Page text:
“Doomsday it’s all over bois..”
Felix Kjellberg’s tweet reeks of defeat. He knows the battle between Indian record label T Series and his own channel PewDiePie could soon be over, all thanks to YouTube’s action on spam subscriptions.
The tweet came hours after YouTube announced the cleansing of spam accounts on its platform. Giving a heads up, the Google subsidiary warned channels that there could be a noticeable decrease in subscriber count on December 13-14.
“We regularly verify the legitimacy of accounts and actions on your YouTube channel. We’ve recently identified and fixed an issue that caused some spam not to be removed. Today/tomorrow, we’ll be taking action and removing subscribers that were in fact spam from our systems.
“Removing spam from the platform helps ensure that YouTube remains a fair playing field for everyone and should result in higher confidence that you’re organically building a community of authentic fans,” YouTube wrote on its forum.
Pewdiepie endorses controversial anti-semantic views to gain subscribers; stunt backfires big time
PewDiePie’s tweet declaring game over hints that the Swedish content creator could have a lot of fake subscribers.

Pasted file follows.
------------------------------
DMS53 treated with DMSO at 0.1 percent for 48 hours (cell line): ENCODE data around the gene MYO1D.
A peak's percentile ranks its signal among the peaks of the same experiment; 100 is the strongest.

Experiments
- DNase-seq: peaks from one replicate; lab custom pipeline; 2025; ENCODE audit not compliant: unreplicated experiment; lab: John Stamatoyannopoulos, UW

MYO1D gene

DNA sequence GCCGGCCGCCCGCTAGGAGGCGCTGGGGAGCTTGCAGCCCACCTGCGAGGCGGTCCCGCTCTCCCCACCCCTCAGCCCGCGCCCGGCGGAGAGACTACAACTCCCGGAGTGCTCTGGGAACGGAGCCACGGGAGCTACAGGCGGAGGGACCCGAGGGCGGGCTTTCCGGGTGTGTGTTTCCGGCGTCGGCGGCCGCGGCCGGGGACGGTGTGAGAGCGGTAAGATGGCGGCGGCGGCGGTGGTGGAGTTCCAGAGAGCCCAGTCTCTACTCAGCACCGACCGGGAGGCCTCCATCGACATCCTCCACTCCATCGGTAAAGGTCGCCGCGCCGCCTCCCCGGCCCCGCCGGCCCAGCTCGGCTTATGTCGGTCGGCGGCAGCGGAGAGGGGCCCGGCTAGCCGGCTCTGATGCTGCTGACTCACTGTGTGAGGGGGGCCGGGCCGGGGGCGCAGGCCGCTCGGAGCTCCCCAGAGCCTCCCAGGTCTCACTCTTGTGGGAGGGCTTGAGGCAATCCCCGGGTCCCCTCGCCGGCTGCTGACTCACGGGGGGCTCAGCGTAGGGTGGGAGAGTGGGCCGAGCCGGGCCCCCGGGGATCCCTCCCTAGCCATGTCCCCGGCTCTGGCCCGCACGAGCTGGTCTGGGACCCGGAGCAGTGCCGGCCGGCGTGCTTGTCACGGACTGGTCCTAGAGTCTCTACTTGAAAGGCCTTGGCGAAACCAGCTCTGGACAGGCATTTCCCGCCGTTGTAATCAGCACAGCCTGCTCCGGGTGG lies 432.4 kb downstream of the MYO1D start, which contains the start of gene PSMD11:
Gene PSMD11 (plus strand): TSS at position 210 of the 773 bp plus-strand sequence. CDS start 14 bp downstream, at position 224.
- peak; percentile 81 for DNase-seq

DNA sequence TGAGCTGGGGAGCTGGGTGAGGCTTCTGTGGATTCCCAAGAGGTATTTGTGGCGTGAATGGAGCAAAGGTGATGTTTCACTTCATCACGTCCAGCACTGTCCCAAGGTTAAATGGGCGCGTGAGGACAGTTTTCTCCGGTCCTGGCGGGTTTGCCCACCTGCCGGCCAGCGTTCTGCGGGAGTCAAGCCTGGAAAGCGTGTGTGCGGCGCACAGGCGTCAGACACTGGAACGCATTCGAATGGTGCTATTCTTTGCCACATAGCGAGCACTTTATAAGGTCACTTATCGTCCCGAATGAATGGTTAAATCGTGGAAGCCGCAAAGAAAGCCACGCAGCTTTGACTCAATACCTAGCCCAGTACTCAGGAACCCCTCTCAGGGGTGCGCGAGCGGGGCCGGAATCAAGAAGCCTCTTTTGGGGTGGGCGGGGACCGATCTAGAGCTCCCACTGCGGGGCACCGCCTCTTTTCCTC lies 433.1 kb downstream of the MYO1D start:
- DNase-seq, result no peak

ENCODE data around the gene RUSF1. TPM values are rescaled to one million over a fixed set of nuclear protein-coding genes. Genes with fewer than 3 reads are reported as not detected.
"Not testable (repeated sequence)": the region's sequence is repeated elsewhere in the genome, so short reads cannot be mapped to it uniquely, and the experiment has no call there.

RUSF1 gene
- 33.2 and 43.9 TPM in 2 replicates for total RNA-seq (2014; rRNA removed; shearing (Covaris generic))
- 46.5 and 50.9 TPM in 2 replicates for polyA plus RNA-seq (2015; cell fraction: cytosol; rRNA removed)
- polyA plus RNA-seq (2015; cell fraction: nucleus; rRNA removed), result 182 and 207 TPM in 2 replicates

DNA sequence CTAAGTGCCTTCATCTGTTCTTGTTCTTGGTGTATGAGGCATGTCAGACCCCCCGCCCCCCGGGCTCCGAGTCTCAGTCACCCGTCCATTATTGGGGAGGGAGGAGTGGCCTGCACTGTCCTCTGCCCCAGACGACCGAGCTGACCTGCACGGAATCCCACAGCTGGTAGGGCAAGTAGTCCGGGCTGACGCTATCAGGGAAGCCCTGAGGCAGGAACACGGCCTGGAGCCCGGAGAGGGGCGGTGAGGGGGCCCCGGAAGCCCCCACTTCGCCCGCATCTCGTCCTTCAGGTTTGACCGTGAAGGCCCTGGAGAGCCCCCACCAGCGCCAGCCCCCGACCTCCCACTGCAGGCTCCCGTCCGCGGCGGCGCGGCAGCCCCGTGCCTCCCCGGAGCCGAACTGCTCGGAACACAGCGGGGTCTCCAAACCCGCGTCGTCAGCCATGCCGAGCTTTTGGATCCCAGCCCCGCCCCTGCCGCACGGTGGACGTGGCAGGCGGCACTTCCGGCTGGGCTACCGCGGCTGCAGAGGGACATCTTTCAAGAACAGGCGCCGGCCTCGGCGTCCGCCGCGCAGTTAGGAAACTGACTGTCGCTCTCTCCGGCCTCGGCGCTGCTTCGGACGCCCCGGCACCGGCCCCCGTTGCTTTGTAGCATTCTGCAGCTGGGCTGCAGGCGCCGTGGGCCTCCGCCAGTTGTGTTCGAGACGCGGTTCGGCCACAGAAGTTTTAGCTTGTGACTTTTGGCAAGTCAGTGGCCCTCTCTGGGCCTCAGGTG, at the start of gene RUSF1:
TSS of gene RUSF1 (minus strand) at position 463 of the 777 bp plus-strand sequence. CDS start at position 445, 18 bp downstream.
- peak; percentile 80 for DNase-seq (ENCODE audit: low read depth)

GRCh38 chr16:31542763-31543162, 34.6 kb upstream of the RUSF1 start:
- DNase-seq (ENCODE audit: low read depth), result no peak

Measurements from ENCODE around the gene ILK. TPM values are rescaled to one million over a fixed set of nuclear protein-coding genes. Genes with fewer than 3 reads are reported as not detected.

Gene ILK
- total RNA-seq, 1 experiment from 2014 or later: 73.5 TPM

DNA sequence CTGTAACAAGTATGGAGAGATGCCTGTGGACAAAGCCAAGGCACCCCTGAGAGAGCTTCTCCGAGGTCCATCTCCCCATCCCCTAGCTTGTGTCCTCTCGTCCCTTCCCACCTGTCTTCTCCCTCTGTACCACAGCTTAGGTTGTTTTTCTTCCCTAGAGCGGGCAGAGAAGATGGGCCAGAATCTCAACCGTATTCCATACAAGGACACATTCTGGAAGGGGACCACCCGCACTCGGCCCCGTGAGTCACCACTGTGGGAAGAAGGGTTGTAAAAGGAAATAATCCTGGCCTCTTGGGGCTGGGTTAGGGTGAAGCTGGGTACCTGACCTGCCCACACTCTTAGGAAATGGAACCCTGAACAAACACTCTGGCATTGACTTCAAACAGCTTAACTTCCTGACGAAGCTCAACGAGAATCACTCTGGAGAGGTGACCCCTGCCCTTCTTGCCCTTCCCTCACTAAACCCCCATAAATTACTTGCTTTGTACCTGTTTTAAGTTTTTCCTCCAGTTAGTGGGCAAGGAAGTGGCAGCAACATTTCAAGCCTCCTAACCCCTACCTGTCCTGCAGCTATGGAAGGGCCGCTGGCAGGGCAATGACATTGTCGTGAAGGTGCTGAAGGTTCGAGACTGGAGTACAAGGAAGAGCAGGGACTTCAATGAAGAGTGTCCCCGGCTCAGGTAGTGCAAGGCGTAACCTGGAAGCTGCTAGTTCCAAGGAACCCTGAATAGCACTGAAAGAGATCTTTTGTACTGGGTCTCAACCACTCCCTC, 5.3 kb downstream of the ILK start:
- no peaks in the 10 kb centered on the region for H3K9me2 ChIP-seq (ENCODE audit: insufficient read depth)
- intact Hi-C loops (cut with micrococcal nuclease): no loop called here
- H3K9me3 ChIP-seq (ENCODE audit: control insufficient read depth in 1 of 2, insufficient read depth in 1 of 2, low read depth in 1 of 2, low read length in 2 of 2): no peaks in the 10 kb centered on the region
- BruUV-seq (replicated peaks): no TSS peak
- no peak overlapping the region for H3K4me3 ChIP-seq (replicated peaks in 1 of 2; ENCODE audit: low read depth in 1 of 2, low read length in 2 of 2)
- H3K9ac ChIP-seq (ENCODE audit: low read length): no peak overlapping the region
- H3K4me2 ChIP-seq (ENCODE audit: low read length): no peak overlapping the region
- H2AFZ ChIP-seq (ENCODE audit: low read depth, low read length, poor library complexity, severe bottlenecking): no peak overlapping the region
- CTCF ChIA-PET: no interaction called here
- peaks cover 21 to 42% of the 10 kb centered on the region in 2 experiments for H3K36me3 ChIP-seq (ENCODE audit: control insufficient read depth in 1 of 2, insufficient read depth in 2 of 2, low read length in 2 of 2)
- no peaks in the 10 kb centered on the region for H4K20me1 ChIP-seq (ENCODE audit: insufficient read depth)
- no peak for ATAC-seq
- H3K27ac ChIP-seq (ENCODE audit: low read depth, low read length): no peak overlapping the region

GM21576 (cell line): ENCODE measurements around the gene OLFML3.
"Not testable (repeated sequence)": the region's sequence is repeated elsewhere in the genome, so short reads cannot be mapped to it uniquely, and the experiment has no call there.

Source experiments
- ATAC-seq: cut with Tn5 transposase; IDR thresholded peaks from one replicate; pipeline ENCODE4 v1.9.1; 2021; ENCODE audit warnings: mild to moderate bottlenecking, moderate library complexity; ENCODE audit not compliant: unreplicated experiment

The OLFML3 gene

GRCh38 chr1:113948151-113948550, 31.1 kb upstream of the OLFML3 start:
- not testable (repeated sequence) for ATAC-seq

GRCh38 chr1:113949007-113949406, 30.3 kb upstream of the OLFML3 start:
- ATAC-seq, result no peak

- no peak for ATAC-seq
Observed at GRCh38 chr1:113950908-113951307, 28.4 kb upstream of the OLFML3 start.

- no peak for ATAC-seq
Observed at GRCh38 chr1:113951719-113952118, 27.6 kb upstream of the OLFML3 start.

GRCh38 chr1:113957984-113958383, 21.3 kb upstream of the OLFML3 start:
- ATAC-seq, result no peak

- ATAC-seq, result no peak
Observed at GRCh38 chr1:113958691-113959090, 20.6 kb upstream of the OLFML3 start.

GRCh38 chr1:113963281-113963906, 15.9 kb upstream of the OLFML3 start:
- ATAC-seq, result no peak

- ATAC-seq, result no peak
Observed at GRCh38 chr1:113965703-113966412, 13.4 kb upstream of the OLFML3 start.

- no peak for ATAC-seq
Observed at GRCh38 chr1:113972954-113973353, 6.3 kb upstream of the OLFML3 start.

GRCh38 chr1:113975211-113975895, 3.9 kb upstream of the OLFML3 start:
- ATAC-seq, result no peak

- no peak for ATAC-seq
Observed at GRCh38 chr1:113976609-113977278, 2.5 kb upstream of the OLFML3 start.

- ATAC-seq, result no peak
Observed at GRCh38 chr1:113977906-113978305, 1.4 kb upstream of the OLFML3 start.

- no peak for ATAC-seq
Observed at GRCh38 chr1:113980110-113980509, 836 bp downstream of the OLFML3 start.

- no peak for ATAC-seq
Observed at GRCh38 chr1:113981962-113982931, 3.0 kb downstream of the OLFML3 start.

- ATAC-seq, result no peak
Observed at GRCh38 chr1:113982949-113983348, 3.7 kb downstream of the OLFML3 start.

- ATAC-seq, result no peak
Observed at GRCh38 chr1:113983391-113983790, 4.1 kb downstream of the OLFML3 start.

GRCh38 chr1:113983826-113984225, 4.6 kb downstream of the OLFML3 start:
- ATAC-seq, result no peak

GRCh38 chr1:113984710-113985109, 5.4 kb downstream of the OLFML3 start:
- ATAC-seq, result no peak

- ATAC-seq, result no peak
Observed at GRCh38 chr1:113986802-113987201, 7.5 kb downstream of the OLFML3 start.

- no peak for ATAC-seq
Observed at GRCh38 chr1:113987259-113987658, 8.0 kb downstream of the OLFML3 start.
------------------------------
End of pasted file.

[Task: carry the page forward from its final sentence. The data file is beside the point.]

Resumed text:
However, the army of Pewds (as young followers of PewDiePie call themselves), are predicting the end for T-Series.
“RIP T SERIES”, “T series is over lol”, “t-series aint nothing but fake subscribers” and similar-natured messages turned up on YouTube’s forum.
T Series vs PewDiePie: The epic battle on YouTube right now
T Series is a household name in India and has been existing since the 1980s. It hosts some of the biggest names in the Indian music industry, drawing millions of views.
Lead by Bhushan Kumar, son of T Series founder Gulshan Kumar, the company has 29 TV channels in several Indian languages. Gulshan Kumar was allegedly murdered by the Mumbai underworld syndicate D-Company in 1997. The incident took the India media by storm back then, with television channels devoting hours to cover the shock assassination.
Earlier this year, its YouTube account had about 30 million subscribers. But thanks to landmark changes in Indian mobile and data service, the subscriber list sky-rocketed to over 70 million in mere six months. The online video channel also accounts for nearly 25 per cent of its sales, which is about $100 million.
PewDiePie, a game commentary and comic-oriented YouTube channel, held the mantle of most subscribed for five-years in a row. Despite the highest number of subscribers, PewDiePie failed to make it to YouTube Rewinds two years in a row over his controversial comments. His followers mostly include youngsters in the seven to ten years age bracket.
At the time of filing this story, T Series had 75,446,351 subscribers, while PewDiePie had 76,600,544 subscribers.